“Mr. President, on Wednesday last the Nation and the world saw the heart of the American Negro revealed in an unforgettable demonstration of unity and democracy. In a dignified, extraordinarily disciplined, and intensely patriotic manner, 200,000 Americans—from all sections of the Nation and from all levels of life—came to the Capital of their country to appeal for redress of the very real grievances of the Negro. This march on Washington for jobs and freedom could not help but touch the conscience of every American and, I hope the conscience of Congress. This living petition was directed to the Congress, which has lagged behind the other branches of the Federal Government in insuring and protecting the right of the Negro to full citizenship.”

William Proxmire (D-WI) on September 3, 1963
“Mr. President, I suppose nearly every newspaper in America had a comment on the freedom march in Washington last week. One of the most thoughtful and in my judgment one of the finest editorials printed anywhere was written by the Milwaukee Journal. I shall read the first and last paragraphs of that fine editorial: ‘A quarter-million Negroes have just taught other Americans their finest lesson in the whole meaning of the first amendment “right of the people peaceably to assemble and to petition the Government for a redress of grievances.”’ The last paragraph reads: ‘The most dangerous error now would be to settle back with a sigh of relief and say, “Well, that’s over.” It isn’t over; it has just begun. How far inside the door does crisis have to come before democracy will act to cure itself?’"

Alan Bible (D-NV) on September 4, 1963
“Mr. President, August 28 should not be permitted to slip into history without the city of Washington, its leaders, and its residents taking the bow they so properly deserve as gracious hosts. Two hundred thousand Americans from all sections of this land participated last Wednesday in one of the greatest single demonstrations in this country’s history. This great Capital City could not have acquitted itself more admirably and proper note should, and must, be taken of that fact. . . . August 28 has now come and gone and the city of Washington has shown by putting its best foot forward that it has lived up to a reputation as the greatest capital city of the greatest nation in the world.”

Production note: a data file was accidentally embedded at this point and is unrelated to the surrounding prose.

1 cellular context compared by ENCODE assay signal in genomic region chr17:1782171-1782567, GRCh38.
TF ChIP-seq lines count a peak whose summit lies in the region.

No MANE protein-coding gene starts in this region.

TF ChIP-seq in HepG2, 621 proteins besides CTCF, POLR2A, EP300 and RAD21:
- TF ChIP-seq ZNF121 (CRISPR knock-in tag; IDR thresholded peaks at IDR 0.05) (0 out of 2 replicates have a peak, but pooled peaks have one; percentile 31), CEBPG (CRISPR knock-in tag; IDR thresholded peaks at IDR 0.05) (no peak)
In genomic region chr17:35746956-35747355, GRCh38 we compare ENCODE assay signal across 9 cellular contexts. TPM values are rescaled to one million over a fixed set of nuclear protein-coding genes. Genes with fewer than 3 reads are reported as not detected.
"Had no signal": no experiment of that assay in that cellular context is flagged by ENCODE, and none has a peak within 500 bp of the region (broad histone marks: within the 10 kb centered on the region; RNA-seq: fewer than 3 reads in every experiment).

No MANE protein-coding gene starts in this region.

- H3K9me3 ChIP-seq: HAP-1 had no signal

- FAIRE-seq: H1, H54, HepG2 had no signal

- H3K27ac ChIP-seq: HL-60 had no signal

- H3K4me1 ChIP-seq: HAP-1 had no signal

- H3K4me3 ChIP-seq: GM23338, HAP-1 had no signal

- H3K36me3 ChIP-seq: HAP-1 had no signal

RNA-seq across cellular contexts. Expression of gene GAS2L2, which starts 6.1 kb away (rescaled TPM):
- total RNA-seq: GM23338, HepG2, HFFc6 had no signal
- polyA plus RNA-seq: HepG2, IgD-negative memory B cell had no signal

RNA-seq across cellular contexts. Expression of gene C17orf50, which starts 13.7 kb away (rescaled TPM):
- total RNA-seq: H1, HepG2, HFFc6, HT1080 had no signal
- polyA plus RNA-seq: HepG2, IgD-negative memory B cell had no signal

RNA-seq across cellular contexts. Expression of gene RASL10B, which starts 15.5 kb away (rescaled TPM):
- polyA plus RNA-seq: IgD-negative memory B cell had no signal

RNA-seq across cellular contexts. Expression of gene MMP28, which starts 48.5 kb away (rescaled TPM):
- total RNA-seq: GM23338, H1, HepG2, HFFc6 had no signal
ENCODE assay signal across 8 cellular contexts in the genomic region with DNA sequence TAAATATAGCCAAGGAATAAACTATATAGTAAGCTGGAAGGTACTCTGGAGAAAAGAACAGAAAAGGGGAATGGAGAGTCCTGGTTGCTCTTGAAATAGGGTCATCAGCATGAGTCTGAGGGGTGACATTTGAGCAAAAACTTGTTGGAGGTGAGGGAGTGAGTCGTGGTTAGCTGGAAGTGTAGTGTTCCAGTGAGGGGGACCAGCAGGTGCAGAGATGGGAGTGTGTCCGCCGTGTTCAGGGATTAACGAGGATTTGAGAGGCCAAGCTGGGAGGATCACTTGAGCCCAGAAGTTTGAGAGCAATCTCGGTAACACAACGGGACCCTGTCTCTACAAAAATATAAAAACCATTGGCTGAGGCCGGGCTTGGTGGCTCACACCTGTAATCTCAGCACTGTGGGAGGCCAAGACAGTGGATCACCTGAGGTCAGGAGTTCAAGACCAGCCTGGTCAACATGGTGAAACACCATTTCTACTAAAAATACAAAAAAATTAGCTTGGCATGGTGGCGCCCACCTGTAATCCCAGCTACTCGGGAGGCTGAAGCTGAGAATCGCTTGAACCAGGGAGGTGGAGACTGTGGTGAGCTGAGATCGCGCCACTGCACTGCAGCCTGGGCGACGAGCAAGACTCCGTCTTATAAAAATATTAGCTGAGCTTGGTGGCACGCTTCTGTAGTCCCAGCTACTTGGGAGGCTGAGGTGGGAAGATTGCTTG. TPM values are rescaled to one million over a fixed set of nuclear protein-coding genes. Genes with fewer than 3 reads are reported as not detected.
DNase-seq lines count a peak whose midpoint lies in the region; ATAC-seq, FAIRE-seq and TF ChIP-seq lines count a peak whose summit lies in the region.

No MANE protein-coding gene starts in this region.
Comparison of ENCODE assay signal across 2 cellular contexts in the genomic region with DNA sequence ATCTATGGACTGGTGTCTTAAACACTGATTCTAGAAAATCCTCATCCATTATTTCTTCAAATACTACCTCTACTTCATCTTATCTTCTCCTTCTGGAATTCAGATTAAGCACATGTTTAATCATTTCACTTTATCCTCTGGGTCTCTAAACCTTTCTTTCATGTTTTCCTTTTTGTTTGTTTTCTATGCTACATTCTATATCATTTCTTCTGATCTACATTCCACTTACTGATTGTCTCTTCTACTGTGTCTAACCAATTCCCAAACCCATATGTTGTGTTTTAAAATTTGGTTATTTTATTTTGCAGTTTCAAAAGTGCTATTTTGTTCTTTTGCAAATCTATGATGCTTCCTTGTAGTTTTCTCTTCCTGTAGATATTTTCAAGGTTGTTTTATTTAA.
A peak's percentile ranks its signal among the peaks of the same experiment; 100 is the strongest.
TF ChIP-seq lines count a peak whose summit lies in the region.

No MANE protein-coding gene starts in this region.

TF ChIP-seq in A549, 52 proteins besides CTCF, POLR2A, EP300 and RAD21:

Harrison Williams (D-NJ) on September 12, 1963
“Mr. President, the great march on Washington is now behind us. The blisters on the feet of the marchers are probably well healed by now; the news commentators are finding joy in speculating about the effect on Congress of the march; and I recently read that you can now buy lapel pins that state that ‘I was there.’ Mr. President, the march may be history, but the thoughts of this great event continue to live on. The perseverance with which the marchers came to Washington, the good will and dignity they showed upon arrival are still in the minds of all who witnessed the occasion. Never before in the history of mankind has there been such a gathering.”

Hiram Fong (D-HI) on September 13, 1963
“Mr. President, anyone present at the civil rights march on August 28 could not fail to be deeply moved by that stirring demonstration of our fellow Americans. Two hundred thousand of these citizens—at least a third of them of white and oriental ancestry—demonstrated their determination to ‘redress old grievances and help solve an American crisis.’ Public response to this demonstration in Hawaii has been overwhelmingly favorable. Two of Hawaii's newspapers echo these sentiments in their ringing editorial praises of the event. Tremendously impressive in its quiet dignity and orderliness, it is living testimony that, as the Honolulu Advertiser pointed out, ‘our democracy, though imperfect, still endures.’”